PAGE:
After reading an article in The Washington Post the other day about the upcoming integration of a facebook application into GM’s in-vehicle OnStar systems, I couldn’t help but make the comparison to proposed REDCAR features.
Facebook has the potential for organizing groups of people through their interests and preferences, event calendars, places and memories, daily routines and current status updates, but it misses out on that final step: direct connection. Because of this, there lingers a perception of this social networking site as more of a toy than a tool. While some of the more ingrained users employ these features to the extent of sending official invites, messaging rather than emailing, or adopting its calendar features as their primary means of scheduling, a large portion of its user-generated content tends to be whimsical.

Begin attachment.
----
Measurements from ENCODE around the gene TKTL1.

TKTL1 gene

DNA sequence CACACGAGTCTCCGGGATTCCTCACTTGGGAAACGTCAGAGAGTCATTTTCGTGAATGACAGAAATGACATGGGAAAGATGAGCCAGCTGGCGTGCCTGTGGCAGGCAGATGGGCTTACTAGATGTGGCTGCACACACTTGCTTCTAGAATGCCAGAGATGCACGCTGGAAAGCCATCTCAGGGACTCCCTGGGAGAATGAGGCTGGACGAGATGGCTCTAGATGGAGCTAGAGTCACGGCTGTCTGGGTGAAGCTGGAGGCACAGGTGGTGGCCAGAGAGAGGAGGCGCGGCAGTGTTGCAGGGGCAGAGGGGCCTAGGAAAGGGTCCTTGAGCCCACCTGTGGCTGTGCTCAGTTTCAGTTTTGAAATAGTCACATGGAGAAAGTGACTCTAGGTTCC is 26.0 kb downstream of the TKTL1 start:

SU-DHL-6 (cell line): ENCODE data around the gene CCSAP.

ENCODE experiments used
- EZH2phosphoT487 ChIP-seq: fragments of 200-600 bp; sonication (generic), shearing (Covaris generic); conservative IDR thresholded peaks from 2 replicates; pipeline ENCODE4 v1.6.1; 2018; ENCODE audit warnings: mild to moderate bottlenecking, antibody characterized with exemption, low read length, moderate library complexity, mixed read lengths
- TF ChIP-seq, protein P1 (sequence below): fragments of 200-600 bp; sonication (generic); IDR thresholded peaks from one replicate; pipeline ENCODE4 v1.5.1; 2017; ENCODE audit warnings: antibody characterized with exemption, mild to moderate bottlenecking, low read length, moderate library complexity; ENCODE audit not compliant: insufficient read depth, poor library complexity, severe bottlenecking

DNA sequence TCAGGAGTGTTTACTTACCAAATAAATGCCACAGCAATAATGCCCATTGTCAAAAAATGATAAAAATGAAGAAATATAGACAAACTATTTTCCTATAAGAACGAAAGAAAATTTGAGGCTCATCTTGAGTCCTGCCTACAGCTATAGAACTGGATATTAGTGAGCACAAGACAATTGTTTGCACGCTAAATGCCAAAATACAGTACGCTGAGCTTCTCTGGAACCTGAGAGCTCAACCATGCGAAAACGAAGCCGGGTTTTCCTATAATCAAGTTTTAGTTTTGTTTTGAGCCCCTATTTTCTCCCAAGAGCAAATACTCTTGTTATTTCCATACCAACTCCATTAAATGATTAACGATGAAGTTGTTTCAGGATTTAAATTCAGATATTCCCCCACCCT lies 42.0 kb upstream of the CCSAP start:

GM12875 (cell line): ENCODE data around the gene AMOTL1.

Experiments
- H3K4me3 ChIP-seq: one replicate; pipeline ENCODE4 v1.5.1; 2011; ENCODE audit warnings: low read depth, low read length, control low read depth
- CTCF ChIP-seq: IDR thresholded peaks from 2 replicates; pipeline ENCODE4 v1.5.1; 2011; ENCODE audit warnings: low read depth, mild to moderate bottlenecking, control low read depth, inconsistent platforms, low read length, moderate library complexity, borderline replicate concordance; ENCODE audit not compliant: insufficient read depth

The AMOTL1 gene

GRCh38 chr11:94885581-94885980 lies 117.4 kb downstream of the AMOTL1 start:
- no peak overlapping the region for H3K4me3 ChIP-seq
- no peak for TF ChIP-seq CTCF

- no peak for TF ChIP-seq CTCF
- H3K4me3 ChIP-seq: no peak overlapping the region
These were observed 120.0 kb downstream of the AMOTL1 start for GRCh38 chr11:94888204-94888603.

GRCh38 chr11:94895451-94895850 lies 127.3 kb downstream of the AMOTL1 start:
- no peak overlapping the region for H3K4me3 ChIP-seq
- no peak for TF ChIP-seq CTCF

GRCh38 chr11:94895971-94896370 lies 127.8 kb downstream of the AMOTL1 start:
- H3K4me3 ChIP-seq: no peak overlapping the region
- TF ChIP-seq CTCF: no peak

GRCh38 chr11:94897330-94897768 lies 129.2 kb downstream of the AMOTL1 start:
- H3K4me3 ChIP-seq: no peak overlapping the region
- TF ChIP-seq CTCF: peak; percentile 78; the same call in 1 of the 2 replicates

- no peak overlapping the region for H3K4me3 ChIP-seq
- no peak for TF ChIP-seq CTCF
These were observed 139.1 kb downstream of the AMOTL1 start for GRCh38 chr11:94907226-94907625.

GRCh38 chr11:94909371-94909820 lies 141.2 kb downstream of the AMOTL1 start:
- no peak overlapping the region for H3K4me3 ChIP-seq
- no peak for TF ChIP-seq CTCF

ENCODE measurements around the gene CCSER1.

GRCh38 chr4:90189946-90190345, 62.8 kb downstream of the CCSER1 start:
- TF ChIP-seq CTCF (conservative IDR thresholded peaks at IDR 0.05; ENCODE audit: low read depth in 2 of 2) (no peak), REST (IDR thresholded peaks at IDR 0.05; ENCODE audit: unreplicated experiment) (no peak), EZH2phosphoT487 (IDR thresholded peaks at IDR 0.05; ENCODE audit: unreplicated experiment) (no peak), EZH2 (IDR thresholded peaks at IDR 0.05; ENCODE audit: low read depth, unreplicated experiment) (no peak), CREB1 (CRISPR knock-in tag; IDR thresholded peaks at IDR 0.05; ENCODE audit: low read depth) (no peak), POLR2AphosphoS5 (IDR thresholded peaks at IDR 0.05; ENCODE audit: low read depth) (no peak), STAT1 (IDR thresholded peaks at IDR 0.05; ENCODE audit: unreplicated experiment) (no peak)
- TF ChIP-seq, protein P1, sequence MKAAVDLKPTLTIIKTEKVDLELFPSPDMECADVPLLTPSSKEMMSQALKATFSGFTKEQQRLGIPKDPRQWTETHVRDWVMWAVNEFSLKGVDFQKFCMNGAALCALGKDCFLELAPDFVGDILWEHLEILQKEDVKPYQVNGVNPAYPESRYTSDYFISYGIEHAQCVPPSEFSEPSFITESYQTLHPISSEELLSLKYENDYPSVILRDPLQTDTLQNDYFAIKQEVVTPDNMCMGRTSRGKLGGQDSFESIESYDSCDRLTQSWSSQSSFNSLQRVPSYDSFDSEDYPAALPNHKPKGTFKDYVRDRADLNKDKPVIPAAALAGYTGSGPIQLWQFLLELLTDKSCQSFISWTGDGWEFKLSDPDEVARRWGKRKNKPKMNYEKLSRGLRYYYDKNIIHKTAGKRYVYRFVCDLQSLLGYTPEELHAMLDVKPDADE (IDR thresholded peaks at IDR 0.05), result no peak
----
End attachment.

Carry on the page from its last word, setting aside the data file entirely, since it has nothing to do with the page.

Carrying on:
But pairing Facebook’s technology to create remote connections with REDCAR’s ability to create physical adjacencies can have much greater potential toward collaboration, resulting in time and financial efficiencies, increase in personal interactions, sustainability, and the general organization of our cities and the groupings of people that operate within them.